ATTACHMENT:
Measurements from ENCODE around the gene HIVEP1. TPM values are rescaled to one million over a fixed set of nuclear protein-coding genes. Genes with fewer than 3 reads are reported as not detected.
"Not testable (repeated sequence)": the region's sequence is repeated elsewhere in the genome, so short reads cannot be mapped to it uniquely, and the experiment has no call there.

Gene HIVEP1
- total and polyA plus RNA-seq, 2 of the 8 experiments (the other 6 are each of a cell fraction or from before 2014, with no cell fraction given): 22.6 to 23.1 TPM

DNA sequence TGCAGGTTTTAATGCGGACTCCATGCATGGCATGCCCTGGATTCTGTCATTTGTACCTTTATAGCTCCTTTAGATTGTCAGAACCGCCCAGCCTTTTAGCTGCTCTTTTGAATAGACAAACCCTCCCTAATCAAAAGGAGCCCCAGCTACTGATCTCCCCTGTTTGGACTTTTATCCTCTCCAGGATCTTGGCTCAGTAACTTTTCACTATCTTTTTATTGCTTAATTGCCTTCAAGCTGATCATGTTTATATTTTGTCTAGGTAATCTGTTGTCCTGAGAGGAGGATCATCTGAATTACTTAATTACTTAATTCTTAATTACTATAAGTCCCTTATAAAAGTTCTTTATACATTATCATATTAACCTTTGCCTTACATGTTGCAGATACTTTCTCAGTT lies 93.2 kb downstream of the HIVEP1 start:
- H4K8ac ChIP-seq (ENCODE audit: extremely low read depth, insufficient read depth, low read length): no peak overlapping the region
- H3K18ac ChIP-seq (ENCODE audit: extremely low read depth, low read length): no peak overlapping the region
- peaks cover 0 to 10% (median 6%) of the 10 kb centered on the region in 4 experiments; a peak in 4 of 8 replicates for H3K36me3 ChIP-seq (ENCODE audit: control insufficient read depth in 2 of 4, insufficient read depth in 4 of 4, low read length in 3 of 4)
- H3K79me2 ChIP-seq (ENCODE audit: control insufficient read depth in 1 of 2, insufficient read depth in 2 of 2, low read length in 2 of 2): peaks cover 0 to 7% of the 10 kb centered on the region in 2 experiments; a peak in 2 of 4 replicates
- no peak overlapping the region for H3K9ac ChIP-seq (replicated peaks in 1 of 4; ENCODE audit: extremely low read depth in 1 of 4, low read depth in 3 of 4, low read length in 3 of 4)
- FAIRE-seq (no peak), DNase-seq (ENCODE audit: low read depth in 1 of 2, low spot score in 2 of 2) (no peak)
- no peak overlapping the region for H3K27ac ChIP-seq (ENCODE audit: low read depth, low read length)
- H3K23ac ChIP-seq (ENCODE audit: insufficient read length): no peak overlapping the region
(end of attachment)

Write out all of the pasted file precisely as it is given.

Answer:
Measurements from ENCODE around the gene HIVEP1. TPM values are rescaled to one million over a fixed set of nuclear protein-coding genes. Genes with fewer than 3 reads are reported as not detected.
"Not testable (repeated sequence)": the region's sequence is repeated elsewhere in the genome, so short reads cannot be mapped to it uniquely, and the experiment has no call there.

Gene HIVEP1
- total and polyA plus RNA-seq, 2 of the 8 experiments (the other 6 are each of a cell fraction or from before 2014, with no cell fraction given): 22.6 to 23.1 TPM

DNA sequence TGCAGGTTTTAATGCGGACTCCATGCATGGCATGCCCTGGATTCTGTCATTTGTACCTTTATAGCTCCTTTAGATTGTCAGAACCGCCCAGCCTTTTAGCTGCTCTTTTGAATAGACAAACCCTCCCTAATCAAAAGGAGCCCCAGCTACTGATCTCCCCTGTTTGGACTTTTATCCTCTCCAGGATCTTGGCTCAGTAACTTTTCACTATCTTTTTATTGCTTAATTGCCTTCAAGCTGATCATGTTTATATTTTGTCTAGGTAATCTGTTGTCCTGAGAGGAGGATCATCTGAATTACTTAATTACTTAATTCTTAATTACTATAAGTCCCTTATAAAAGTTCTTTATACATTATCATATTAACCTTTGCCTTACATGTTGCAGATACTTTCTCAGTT lies 93.2 kb downstream of the HIVEP1 start:
- H4K8ac ChIP-seq (ENCODE audit: extremely low read depth, insufficient read depth, low read length): no peak overlapping the region
- H3K18ac ChIP-seq (ENCODE audit: extremely low read depth, low read length): no peak overlapping the region
- peaks cover 0 to 10% (median 6%) of the 10 kb centered on the region in 4 experiments; a peak in 4 of 8 replicates for H3K36me3 ChIP-seq (ENCODE audit: control insufficient read depth in 2 of 4, insufficient read depth in 4 of 4, low read length in 3 of 4)
- H3K79me2 ChIP-seq (ENCODE audit: control insufficient read depth in 1 of 2, insufficient read depth in 2 of 2, low read length in 2 of 2): peaks cover 0 to 7% of the 10 kb centered on the region in 2 experiments; a peak in 2 of 4 replicates
- no peak overlapping the region for H3K9ac ChIP-seq (replicated peaks in 1 of 4; ENCODE audit: extremely low read depth in 1 of 4, low read depth in 3 of 4, low read length in 3 of 4)
- FAIRE-seq (no peak), DNase-seq (ENCODE audit: low read depth in 1 of 2, low spot score in 2 of 2) (no peak)
- no peak overlapping the region for H3K27ac ChIP-seq (ENCODE audit: low read depth, low read length)
- H3K23ac ChIP-seq (ENCODE audit: insufficient read length): no peak overlapping the region